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Found 10 results

  1. Hi I need another climber in the Bristol area for next Tuesday. Got a couple of reductions I could do with a hand on. £150 for the day Cheers Josh
  2. Hello All, I have a customer that has a rather large oak tree in the rear garden near the house / conservatory. They would like to have a reduction made on the tree to gain some light but also make the tree healthy again. By the looks of the tree it hasn't had any decent work on it for a while and there is deadwood and suckers which are not needed. The house has a big area for van and chipper and good side access. The tree is right by a fence line with the neighbours, however a good amount of area to drop rubbish in the owners garden. There are in Stevenage, Herts and i think the tree is under a TPO - although at present time I've not checked. Anyone out there up for this job? I have been asked to find a decent contractor to complete job. Help is needed as they are asking bout when it will be done not if! Thanks Rob
  3. Hi all I'm in need of a climber for this FRIDAY 27TH NOVEMBER to assist me in an oak reduction in Ingatestone with my team. You will need to have your ariel rescue ticket and chainsaw tickets for H&S requirements. You will also need your climbing kit and top handle chainsaw. Up to £130 paid for the day. If your interested, please text or phone me on 07768 116517. Luke Harlow South Hanningfield Tree Surgeons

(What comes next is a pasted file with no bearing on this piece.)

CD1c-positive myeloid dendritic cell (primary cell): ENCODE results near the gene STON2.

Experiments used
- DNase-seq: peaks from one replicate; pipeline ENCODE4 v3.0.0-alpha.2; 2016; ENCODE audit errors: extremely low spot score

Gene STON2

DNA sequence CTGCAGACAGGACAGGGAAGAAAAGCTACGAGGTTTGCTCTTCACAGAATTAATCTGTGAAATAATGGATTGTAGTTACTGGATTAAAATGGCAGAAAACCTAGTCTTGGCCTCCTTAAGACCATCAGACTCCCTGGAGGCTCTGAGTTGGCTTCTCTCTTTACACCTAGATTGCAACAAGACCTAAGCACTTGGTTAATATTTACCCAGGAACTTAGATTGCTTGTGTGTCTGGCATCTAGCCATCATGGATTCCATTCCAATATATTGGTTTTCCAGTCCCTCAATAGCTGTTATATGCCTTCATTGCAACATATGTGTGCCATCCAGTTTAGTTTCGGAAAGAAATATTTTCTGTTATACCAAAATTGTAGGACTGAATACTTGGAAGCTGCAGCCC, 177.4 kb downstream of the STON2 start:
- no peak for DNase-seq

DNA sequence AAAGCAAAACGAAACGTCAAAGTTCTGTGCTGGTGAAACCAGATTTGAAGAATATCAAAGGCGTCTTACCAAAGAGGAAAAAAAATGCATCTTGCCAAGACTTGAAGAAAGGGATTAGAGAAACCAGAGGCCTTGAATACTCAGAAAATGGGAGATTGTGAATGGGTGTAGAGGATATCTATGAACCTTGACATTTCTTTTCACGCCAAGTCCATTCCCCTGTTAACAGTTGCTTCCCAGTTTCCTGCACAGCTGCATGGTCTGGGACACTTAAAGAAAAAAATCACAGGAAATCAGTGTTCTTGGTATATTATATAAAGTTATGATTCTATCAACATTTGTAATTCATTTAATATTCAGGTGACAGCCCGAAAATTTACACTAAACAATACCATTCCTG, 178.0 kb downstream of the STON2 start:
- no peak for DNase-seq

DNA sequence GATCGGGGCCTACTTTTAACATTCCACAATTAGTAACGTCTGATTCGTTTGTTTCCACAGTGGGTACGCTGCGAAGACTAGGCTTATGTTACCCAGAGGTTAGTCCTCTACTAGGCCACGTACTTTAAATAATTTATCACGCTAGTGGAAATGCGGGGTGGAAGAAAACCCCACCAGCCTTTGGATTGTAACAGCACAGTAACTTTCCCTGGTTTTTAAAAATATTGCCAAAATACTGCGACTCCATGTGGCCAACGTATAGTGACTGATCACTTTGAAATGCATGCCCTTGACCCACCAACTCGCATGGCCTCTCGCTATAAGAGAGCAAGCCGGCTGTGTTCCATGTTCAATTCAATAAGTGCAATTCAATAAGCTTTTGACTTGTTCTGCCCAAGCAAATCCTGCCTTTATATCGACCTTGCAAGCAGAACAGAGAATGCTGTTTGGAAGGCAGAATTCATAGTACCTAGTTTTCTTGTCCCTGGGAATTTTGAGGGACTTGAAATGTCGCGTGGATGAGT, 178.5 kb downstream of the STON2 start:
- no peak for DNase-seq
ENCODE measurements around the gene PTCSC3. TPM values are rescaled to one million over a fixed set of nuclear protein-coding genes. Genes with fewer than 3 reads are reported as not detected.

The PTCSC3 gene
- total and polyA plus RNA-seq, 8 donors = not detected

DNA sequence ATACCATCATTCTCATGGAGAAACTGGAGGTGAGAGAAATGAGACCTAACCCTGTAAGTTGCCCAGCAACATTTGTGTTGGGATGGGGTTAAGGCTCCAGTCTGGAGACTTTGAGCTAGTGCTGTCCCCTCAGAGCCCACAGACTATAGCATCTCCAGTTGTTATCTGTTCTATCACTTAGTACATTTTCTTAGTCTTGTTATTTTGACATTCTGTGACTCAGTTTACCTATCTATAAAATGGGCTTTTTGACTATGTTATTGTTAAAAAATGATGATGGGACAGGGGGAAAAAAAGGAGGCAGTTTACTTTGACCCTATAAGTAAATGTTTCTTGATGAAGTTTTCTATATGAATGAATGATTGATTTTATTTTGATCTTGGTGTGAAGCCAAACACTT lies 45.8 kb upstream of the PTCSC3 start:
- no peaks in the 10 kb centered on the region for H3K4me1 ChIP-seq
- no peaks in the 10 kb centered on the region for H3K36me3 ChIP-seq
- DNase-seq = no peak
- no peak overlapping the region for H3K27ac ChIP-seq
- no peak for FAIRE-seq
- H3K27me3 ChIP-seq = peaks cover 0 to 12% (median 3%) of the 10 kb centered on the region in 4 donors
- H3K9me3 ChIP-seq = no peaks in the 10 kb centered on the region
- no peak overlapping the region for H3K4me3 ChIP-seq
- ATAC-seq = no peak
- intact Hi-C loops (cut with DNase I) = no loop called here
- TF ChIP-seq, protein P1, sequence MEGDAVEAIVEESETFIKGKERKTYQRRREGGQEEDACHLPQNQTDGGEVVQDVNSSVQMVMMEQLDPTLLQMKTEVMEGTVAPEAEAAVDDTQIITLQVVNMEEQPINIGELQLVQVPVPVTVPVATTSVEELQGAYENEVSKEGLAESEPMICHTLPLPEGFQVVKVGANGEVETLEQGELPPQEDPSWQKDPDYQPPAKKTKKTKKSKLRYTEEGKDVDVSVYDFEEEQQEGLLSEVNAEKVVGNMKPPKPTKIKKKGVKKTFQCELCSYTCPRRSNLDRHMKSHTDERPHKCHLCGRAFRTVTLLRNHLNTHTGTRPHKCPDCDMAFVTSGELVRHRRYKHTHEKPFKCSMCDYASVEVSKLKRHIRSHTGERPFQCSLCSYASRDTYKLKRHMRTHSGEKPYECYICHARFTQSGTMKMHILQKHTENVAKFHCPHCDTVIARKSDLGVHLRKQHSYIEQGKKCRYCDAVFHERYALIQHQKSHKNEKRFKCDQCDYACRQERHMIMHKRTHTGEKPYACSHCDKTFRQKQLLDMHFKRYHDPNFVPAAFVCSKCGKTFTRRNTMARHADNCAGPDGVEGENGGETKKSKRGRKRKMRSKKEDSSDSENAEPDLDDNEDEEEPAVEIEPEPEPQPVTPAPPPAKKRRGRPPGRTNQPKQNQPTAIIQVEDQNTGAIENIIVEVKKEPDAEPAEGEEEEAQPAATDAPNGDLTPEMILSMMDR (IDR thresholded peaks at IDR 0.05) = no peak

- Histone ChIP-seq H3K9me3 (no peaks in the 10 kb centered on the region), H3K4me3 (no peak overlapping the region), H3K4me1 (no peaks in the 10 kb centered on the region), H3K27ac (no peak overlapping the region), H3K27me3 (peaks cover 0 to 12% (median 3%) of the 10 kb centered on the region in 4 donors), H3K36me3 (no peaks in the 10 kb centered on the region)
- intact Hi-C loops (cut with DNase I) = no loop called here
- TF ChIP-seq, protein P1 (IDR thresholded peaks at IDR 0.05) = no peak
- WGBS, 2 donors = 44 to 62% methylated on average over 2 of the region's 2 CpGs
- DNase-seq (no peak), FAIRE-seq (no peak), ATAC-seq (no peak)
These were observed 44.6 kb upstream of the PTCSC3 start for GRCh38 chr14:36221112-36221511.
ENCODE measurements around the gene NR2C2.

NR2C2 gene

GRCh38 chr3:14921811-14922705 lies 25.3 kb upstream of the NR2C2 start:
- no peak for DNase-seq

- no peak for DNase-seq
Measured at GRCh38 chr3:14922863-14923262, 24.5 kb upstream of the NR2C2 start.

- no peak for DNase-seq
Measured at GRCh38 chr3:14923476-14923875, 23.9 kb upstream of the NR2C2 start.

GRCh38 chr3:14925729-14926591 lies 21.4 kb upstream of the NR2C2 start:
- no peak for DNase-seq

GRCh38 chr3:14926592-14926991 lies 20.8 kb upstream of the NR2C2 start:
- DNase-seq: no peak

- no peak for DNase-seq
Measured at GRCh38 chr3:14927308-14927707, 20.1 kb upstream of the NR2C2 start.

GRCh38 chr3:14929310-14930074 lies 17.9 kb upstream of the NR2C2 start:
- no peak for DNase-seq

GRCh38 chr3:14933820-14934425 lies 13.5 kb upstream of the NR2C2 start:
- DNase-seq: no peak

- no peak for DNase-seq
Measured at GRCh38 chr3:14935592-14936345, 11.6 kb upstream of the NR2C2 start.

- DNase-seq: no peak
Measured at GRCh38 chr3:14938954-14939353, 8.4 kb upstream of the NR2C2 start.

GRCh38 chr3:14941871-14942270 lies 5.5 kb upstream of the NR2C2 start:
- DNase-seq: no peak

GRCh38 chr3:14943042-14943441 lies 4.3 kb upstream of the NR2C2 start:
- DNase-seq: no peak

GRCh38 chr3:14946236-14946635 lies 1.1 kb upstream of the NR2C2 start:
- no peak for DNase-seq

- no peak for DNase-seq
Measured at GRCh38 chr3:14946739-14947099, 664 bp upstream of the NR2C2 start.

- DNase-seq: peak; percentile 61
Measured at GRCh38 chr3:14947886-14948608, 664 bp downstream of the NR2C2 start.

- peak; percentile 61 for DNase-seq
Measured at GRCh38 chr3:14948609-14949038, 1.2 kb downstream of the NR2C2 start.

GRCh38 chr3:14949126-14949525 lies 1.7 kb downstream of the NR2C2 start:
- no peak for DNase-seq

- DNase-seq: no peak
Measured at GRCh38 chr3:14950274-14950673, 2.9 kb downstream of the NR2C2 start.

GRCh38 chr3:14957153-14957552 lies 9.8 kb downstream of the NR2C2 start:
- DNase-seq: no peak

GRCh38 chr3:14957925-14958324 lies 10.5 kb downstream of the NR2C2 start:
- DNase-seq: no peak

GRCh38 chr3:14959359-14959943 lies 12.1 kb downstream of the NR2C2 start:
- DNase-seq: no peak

4. Hello I have job coming up where the customer wishes to reduce the whole canopy of a massive holm oak. It has taken over his entire garden and is putting his neighbours under shade. It's a shame to be touching it at all but the customer is adamant about reclaiming some of his garden. I was wondering if it would be best practice to do it in stages, as in, this year open up spots in the canopy to encourage growth further in the tree, which can take over when the second stage is done. Or. Just top it all around in one go if it's going to eppy back anyway? I should add are is no significant pruning points
  5. Hi guys. I am doing a Tree job where the insurance company has asked for a 33% Linear reduction? Any ideas what this is. Asked many fellow Tree fellers and they are all none the wiser. your help would be appreciated! Cheers Mark